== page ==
You Are What You Eat: the twin experiment
We recently wrote about how the Veganuary initiative is gaining momentum, with not only consumers, but also supermarkets, restaurants and product manufacturers joining campaigns for Vegan January. It’s hard not to see it as good timing for Netflix’s new series, which was added to the popular streaming service’s site at the beginning of January.
After Game Changers, Netflix has now come up with another documentary, a 4-part miniseries to be precise, comparing the health and environmental impacts of an “omnivorous” and plant-based diet. The series is based on research that was published in 2023. The study looked at the health of identical twins for 8 weeks, with one twin on a meat-and-dairy-egg, omnivorous diet and the other on a plant-based diet.
Why were twins studied?
It is difficult to compare the results of people with different genetic ‘heritages’ and living in different circumstances. Everyone is unique and reacts differently to the food they eat. Since identical twins have the same genes and very similar living conditions, it was possible to observe and compare the effects of diet and exercise in their case by eliminating genetic factors.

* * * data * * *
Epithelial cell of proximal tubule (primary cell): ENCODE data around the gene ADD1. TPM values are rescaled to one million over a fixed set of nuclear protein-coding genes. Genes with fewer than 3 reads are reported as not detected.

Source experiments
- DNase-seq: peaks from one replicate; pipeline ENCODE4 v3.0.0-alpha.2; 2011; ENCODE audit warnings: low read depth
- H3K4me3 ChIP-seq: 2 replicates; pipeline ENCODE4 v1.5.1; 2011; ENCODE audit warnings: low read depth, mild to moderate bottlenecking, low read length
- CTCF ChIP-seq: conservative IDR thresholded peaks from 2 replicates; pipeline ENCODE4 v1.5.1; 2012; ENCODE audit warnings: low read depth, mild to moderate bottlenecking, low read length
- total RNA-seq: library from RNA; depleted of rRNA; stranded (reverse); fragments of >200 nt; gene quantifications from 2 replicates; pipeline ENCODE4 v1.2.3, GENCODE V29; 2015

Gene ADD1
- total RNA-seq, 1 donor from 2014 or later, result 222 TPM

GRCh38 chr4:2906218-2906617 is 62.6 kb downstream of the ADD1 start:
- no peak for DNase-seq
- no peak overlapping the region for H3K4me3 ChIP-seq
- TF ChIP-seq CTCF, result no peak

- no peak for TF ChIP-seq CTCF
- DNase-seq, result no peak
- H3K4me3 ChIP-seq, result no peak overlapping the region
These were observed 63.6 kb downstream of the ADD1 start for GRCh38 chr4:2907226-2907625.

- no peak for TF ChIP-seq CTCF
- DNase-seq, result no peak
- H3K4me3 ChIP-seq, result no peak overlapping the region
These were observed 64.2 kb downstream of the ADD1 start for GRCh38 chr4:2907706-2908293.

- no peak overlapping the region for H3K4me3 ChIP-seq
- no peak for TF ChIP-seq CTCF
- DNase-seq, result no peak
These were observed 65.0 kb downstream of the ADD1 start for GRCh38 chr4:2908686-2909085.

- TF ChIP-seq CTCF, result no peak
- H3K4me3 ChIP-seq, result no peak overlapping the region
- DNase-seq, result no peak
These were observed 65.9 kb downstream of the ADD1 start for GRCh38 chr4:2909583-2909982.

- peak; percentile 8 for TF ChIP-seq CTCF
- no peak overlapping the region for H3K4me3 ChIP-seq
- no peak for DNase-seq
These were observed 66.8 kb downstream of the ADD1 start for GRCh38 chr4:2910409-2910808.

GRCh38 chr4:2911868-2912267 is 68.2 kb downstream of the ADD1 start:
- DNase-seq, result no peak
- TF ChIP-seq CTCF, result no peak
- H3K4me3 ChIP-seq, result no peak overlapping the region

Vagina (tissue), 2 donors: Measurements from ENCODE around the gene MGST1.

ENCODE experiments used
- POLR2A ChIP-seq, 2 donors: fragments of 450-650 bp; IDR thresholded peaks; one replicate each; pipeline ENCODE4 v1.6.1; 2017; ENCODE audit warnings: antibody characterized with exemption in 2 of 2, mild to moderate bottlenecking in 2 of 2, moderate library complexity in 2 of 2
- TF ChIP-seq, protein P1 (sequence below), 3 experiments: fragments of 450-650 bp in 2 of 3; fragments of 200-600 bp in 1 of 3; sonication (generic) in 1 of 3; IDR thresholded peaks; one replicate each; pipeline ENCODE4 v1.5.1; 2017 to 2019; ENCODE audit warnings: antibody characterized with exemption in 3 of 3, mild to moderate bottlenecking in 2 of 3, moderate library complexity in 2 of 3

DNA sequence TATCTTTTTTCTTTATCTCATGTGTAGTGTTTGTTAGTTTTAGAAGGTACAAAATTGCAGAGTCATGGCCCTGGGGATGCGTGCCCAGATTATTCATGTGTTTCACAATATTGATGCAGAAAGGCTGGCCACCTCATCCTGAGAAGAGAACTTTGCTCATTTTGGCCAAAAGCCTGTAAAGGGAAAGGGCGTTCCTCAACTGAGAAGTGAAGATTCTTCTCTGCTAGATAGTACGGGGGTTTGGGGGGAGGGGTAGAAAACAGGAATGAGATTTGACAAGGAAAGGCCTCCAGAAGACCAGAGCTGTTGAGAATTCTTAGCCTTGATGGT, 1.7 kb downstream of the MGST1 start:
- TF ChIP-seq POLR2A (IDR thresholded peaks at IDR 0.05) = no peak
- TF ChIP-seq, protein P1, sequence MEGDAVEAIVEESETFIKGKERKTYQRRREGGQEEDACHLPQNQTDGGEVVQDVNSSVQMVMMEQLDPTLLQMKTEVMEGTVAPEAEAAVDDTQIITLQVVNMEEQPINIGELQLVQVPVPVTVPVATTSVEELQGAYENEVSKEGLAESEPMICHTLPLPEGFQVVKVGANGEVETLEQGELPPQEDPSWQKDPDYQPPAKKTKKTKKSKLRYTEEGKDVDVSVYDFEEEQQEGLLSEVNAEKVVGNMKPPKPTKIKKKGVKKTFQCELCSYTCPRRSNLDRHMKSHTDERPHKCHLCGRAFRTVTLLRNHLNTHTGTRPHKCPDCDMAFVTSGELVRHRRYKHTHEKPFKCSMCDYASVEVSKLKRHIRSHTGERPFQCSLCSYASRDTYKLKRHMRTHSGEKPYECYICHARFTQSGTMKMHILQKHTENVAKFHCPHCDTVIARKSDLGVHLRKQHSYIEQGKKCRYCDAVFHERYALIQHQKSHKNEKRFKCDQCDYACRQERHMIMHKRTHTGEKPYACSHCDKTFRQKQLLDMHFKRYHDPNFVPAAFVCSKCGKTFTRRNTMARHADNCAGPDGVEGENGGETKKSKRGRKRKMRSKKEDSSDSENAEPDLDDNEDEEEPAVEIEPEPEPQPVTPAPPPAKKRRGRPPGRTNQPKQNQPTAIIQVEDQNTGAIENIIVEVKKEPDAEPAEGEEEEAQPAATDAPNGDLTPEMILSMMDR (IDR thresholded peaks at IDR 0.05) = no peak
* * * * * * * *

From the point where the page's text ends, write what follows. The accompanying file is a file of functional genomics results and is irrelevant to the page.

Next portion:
The challenge was completed by 20 pairs of twins. They did more than just eat the menu they were given. They underwent regular laboratory tests (blood, urine and stool samples), and at the beginning and end of the programme they were tested for muscle mass, body fat percentage, cognitive ability, brain and gut health, and their weight.
The program was led by American nutritionist Christopher David Gardner, but the 4 episodes also feature several appearances by Dr. Michael Greger, an American physician, who is best known to the Hungarian audience for his book How not to die.
Apple with pear?
The series does not appeal to the unimpressive disproportionality of comparing raw vegetables (salads) with the junk food that Americans regularly consume. Within both diets, healthier versions are prepared for the subjects. Yet the results in just 8 weeks are staggering.
The 4-part series not only shows the effects of diet on health and well-being. It looks at how the meat industry affects the environment, but also at how people are not rational in their dietary choices.
We won’t tell you the ending, of course, just in case you watch it, but it’s certainly another milestone on the road to widespread acceptance of plant-based foods that Netflix has put such a science-based series on its schedule. The series has consistently been in the top 10 most watched Netflix content since its release.